Quadriceps contusion is a bruise of the large muscle in the front of your thigh. It comes from an injury, such as getting hit while playing football. It is necessary to follow your caregiver’s directions when this muscle is bruised. There can be bleeding into the muscle. This can cause calcifications (myositis ossificans). This is bone forming in your muscle. This is rare.
- Often the diagnosis can be made by examination
Home Care Instructions
- While awake, apply ice to the sore area for 15 to 20 minutes four times per day for the first 2 days. Put the ice in a plastic bag. Place a towel between the bag of ice and your skin
- Keep your knee elevated. One way to do this is lie down with a pillow under your knee when lying flat on your back
- If a compression bandage such as an ace wrap was applied, use it until you are seen for a follow-up examination. You may remove it for sleeping, showers, and baths. If the wrap seems to be too tight and is uncomfortable or your toes or foot is getting cold or blue, remove the wrap and reapply it more loosely. If this is done make sure your thigh is not getting larger in size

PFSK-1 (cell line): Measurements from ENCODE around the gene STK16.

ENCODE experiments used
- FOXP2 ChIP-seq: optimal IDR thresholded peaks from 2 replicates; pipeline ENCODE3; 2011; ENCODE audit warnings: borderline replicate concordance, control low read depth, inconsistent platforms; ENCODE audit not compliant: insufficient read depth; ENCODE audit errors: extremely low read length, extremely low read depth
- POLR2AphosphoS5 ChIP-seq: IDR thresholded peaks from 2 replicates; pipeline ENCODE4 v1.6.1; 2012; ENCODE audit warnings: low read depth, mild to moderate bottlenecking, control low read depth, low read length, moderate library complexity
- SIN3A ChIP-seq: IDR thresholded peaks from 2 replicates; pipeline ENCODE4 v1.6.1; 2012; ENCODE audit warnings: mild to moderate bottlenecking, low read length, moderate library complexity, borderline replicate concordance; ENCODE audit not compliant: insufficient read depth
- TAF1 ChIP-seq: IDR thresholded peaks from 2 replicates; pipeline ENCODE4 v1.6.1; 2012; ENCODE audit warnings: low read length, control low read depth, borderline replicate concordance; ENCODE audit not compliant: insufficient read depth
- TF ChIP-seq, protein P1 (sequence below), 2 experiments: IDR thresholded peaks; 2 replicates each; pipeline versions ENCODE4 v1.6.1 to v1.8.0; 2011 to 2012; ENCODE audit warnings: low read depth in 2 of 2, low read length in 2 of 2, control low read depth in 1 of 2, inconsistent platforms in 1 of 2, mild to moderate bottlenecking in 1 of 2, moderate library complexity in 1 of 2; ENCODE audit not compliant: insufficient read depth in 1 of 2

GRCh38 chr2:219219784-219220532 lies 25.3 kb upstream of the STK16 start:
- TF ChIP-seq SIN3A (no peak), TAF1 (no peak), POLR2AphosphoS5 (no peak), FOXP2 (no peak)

- For activity, walk or move around as the pain allows, or as instructed. Resume full activities as suggested by your caregiver. This is often safest when the strength of the injured leg is up to about 90% of your good leg
- Only take over-the-counter or prescription medicines for pain, discomfort, or fever as directed by your caregiver. Do not take aspirin for the first few days as the bleeding into the thigh muscle may be increased. Only use these if your caregiver has not given medications that interfere.
Seek Medical Care If
- You have an increase in bruising, swelling or pain
- You notice coldness or blueness of your toes or foot
- You do not get pain relief with medications
- You have increasing pain in the area and seem to be getting worse rather than better
- You notice your thigh getting larger in size
For more informaiton about quadriceps contusion, please call (918) 494-AOOK (2665).